Giambattista Vico’s work was largely ignored by his contemporaries, most of whom were enthusiastic Cartesians. He was not without outspoken detractors, however, who ridiculed him as obscure, speculative, and slightly mad. It has been said by twentieth century thinkers, who have the benefit of hindsight, that Vico was simply too far ahead of his time to have had any immediate influence. Yet the relative neglect of Vico’s work continued in posterity. A small group of later thinkers have remarked on the importance of Vico, including Karl Marx, Samuel Taylor Coleridge, William Butler Yeats, and Matthew Arnold, but their work did not reflect any direct and significant influence from Vician thought. A very few thinkers have based their thought on Vico’s insights: Jules Michelet, Benedetto Croce, and to a certain extent, R. G. Collingwood and Ernst Cassirer. Even though Vico must be credited with being the father of the social sciences and the philosophy of history, his work has yet to join the vanguard of seminal philosophical texts.

Most twentieth century thinkers have come to know Vico through James Joyce. Joyce referred readers who had difficulty with his works to Vico’s The New Science. Joyce claimed that his imagination grew when he read Vico in a way that it did not from reading Sigmund Freud or Carl Gustav Jung. Joycean texts are replete with references to Vico, and they palpably appropriate Vico’s cyclical theory of history as well as his theories of language and myth. Consequently, Vico’s thought has enjoyed something of an epiphany in the late twentieth century that may yet certify his status as a great contributor to Western thought.


Adams, H. P. The Life and Writings of Giambattista Vico. London: Allen & Unwin, 1935. This biography is one of few which attempt to integrate Vico’s life and his thought. It is amusing and elegant, and includes translations of some of Vico’s poems. Indexed.

Burke, Peter. Vico. New York: Oxford University Press, 1985. A concise treatment of Vico’s intellectual development, his main work, and his influence. Indexed, with a helpful list for further reading.

Caponigri, A. Robert. Time and Idea: The Theory of History in Giambattista Vico. London: Routledge & Kegan Paul, 1953. An excellent exposition of the main Vician themes of ideal eternal history, ricorsi, and the natural law. Densely packed and well indexed.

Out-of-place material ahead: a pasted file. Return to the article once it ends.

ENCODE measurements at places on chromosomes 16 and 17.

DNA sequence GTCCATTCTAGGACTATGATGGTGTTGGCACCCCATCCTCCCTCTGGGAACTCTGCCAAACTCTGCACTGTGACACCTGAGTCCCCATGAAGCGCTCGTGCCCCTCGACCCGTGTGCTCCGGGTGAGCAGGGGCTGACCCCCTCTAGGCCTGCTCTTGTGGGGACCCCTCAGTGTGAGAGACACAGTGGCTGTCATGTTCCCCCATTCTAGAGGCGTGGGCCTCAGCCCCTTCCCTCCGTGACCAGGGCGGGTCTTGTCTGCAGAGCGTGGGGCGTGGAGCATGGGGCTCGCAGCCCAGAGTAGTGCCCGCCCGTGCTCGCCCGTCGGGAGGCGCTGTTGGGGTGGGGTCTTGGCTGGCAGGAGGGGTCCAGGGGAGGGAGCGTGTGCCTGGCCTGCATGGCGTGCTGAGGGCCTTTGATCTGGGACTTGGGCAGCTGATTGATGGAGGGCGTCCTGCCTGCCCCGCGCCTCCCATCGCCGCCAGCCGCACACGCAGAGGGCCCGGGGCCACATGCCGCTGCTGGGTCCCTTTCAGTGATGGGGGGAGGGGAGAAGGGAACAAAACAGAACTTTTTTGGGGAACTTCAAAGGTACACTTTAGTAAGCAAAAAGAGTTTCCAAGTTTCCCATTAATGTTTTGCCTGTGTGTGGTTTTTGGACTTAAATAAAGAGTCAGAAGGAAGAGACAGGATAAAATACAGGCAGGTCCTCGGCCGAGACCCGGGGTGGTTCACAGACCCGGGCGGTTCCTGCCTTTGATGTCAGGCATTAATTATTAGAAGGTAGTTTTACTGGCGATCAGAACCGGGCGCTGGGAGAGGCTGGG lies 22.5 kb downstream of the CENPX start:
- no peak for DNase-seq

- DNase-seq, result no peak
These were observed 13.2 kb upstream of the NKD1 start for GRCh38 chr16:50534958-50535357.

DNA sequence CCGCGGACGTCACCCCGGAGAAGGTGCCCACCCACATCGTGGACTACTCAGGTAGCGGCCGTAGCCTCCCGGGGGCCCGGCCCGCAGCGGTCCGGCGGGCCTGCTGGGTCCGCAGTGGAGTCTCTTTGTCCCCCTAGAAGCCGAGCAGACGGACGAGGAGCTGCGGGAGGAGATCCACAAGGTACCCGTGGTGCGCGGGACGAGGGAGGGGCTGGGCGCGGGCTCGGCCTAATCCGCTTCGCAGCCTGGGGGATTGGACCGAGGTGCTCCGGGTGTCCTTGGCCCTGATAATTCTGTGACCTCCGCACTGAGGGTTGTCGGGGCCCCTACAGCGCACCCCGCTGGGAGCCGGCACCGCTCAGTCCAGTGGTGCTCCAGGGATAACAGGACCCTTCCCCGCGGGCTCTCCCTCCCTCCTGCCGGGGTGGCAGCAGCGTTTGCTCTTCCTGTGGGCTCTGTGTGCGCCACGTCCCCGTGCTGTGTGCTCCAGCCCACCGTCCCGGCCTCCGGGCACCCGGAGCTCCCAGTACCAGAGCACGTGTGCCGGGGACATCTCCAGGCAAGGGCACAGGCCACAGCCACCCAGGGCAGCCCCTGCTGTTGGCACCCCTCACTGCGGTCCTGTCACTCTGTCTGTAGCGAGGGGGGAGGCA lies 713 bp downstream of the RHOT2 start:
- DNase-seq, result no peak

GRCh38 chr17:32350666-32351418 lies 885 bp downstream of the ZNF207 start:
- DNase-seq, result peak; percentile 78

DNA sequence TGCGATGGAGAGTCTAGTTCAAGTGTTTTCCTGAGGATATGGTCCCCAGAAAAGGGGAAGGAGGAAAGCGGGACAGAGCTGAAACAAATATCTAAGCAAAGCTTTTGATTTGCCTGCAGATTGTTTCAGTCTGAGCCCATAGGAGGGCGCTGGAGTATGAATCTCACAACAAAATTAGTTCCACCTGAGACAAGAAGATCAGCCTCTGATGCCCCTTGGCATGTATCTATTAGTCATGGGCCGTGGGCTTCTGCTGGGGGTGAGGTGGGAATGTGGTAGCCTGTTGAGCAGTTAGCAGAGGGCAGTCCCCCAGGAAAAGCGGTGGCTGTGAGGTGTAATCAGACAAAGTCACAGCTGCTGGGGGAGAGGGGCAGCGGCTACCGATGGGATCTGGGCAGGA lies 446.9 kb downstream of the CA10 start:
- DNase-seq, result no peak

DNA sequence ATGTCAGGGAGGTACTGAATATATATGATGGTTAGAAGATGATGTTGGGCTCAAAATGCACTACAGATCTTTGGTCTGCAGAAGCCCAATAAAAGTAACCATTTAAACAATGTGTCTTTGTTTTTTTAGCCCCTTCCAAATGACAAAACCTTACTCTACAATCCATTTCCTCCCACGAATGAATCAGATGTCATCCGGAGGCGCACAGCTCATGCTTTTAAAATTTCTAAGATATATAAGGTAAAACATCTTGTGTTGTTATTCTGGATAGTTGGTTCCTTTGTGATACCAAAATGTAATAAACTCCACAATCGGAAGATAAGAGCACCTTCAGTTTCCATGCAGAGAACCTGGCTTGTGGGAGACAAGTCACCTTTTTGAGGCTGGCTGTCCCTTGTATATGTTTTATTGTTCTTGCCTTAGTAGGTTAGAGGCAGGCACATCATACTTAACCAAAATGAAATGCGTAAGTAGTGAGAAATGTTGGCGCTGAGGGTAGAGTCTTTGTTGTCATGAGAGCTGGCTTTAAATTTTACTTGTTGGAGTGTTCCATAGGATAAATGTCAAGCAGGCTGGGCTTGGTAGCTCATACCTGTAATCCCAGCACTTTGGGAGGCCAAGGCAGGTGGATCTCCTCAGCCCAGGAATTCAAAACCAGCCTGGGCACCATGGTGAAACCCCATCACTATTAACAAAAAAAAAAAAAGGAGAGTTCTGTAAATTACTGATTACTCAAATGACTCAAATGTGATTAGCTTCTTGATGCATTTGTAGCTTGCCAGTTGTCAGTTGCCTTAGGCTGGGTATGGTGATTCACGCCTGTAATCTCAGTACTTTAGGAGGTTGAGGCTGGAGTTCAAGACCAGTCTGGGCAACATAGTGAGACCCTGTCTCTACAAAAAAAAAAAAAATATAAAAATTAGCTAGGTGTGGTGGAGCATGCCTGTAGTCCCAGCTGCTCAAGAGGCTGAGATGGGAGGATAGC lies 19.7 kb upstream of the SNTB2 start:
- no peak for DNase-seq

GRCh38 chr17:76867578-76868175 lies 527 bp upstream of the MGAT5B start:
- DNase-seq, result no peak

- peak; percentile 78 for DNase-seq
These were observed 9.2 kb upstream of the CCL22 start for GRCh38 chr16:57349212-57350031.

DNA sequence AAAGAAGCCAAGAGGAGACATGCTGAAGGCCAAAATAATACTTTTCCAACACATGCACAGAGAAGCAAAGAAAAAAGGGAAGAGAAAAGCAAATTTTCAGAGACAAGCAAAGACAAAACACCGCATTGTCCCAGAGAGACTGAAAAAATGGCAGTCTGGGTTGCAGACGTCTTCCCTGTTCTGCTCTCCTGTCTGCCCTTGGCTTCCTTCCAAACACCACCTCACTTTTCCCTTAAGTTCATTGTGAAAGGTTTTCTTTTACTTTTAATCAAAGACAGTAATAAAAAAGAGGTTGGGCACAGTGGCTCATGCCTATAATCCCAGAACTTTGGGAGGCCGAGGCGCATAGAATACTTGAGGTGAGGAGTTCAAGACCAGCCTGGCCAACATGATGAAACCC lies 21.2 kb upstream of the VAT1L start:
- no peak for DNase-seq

Crease, Robert. Vico in English: A Bibliography of Writings by and About Giambattista Vico. Atlantic Highlands, N.J.: Humanities Press, 1978. Forty-eight pages of bibliographical entries, including a section of works which simply discuss or mention Vico.

Croce, Benedetto. The Philosophy of Giambattista Vico. Translated by R. G. Collingwood. London: Howard Latimer, 1913. This now-classic commentary on the totality of Vico’s thought may be too complex to serve introductory students, but it is a solid and reliable secondary source for issues not covered in more general literature. Well indexed.

Pompa, Leon. Vico: A Study of “The New Science.” New York: Cambridge University Press, 1975. A very close analysis of Vico’s text is offered here; this work is laced with quotations and helpful interpretations of passages in their context. Indexed, with a short bibliography.

Tagliacozzo, Giorgio, ed. Vico and Contemporary Thought. Atlantic Highlands, N.J.: Humanities Press, 1979. This collection of essays is an excellent example of many such works now available which mark a resurgence of interest in Vico’s thought. These essays focus on the relevance of Vician insights to urgent twentieth century practical and philosophical concerns. This also contains the first English translation of Vico’s essay De mente heroica (1732; On the Heroic Mind). Well indexed; contributors come from a wide range of disciplines.

Verene, Donald Phillip, ed. Vico and Joyce. Albany: State University of New York Press, 1987. Essays discuss Vician themes not only in Finnegans Wake but also in Ulysses and A Portrait of the Artist as a Young Man. Accessible to beginning students of Joyce’s literature and Vico’s thought. Well indexed; contributors from many disciplines.

Vico, Giambattista. The Autobiography of Giambattista Vico. Translated by Max Harold Fisch and Thomas Goddard Bergin. Ithaca, N.Y.: Cornell University Press, 1963. The first one hundred pages of this edition are the translators’ introduction to Vico’s life and thought; this is perhaps the best one hundred pages on Vico that an introductory student could possibly read. The second one hundred pages are Vico’s autobiography, a delightful and accessible work, although it also repays careful scholarly study. Indexed, with a chronological table of Vico’s life.